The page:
The duties imposed by the Housing Act 2004, for Local Authorities to make an Assessment has helped to normalize the situation with regard to accommodation of Travellers by involving Housing Departments in considering their needs and how they could be addressed. This has been positive and begun a dialogue about provision where targets were set and progress was reported in the Annual Monitoring Requirement. As provision increased, illegal camping reduced.

Extensive Research carried out on behalf of the Equalities and Human Rights Commission found that ‘the lack of suitable secure accommodation underpins many of the inequalities that Gypsy and Traveller Communities experience.’ *

The research report concluded:

‘Evidence is now available about the extent of provision and unmet need, as a result of the requirement for housing authorities to carry out formal accommodation assessments. These highlight a considerable shortfall in the quantity of residential and transit accommodation available to Gypsies and Travellers who do not wish to reside in conventional housing’. (‘Inequalities etc…’)

* Inequalities Experienced by Gypsy and Traveller Communities’ Sarah Cemlyn et al, Universities of `Bristol and Buckingham(2009).

The deletion of the requirement to assess need and its incorporation into a general assessment will mean, in all likelihood, that no assessment will be done. The Housing Officers do not have the time and the intimate knowledge of the Traveller community to carry out such an assessment of this nomadic and difficult to reach community. With no clear duty Councils will not be willing to put up the necessary funds to commission others to do it.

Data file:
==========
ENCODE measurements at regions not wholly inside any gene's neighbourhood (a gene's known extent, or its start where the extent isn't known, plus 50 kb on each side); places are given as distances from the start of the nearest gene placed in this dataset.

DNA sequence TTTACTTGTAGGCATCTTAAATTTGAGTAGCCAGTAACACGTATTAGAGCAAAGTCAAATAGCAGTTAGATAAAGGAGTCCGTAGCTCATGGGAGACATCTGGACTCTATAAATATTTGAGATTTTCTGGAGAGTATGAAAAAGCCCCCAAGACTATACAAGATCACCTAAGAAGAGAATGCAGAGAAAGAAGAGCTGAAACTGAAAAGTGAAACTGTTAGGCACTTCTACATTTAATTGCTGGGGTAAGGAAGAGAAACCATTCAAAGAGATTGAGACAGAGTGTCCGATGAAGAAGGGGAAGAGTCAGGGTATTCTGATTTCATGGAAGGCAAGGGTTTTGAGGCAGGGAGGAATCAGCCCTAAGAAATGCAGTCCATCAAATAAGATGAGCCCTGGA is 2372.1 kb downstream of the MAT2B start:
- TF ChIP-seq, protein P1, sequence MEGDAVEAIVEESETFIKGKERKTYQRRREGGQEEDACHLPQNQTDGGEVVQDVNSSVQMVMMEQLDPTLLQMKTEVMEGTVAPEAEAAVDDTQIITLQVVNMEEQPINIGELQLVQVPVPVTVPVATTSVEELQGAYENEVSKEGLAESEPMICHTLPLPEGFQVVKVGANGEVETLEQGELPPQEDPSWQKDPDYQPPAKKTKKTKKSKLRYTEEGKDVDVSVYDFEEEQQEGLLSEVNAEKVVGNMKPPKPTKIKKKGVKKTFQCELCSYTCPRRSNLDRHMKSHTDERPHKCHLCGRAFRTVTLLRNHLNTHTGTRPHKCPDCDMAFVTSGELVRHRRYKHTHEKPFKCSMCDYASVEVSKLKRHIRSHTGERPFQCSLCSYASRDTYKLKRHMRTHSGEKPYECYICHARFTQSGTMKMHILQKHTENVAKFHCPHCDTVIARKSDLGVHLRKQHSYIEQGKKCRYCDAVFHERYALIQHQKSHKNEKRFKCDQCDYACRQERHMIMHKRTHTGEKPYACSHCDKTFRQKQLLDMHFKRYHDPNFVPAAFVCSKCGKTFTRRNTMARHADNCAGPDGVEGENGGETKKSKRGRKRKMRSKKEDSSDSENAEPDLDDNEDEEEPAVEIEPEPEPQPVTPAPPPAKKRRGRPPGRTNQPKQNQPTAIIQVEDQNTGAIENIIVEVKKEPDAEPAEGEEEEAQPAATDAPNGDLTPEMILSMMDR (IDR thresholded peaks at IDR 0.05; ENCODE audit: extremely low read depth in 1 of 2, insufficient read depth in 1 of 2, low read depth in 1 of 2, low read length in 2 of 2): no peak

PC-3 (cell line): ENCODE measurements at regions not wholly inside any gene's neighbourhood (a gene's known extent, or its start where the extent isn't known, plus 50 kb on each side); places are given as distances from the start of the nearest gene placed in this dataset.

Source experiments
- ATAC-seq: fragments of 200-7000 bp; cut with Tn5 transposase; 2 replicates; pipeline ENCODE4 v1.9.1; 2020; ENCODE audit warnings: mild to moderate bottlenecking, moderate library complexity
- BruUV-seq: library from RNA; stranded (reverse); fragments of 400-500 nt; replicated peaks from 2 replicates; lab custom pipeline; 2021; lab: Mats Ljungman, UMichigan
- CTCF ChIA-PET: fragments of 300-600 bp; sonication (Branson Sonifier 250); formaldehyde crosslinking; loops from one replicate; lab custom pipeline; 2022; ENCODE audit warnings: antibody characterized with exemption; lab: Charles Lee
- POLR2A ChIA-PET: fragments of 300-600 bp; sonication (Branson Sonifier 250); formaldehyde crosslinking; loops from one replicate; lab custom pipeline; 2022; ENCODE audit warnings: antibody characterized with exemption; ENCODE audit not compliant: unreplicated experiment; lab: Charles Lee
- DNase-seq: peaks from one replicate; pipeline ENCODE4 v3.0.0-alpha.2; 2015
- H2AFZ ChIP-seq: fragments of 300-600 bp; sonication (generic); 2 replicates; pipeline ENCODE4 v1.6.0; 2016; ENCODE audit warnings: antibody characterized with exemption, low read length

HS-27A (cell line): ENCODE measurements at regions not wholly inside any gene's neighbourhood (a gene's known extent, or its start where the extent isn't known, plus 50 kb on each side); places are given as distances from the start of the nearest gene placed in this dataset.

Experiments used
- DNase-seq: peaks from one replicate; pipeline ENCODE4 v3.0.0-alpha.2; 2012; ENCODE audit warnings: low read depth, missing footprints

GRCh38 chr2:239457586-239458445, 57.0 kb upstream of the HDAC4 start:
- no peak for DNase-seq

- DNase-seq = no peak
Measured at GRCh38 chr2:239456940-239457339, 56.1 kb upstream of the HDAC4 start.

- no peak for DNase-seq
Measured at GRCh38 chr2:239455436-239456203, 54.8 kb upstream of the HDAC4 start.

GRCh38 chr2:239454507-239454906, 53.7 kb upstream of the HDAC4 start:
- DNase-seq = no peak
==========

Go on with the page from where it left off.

If the assessment is not done the pressure that this puts on local authorities to address the need will fade. There will be no objective standard to refer to in planning applications and appeals so there will be endless arguments as to the level of need existing. Unauthorised camping is likely to increase and the friction between communities, the draining of local authority resources and all the other negative effects will continue, or in relation to Herefordshire begin to emerge again.

Progress is uneven across the country but it is difficult to understand why there is a desire to put what is a generally hopeful scenario into reverse. The progress that has been made in Herefordshire, and probably other areas, has lead to greater educational attainments by Travellers, improved health, a more settled and self confident community, a vast reduction in unauthorized roadside encampments, Planning requirements observed and above all a much greater contribution by the minority group to the general good. Cultural values have been retained and are slowly adapting to the requirements of a different world.

It is difficult to resist the conclusion that the desire to reverse this is driven by prejudice or base calculations of political advantage.

It is very much to be hoped that at the Committee stage of the aforementioned Bill clause 84 will be removed and the duty to assess need in the Housing Act 2004 will continue to apply to the specialized needs of this minority community.

November 2015

Prepared 24th November 2015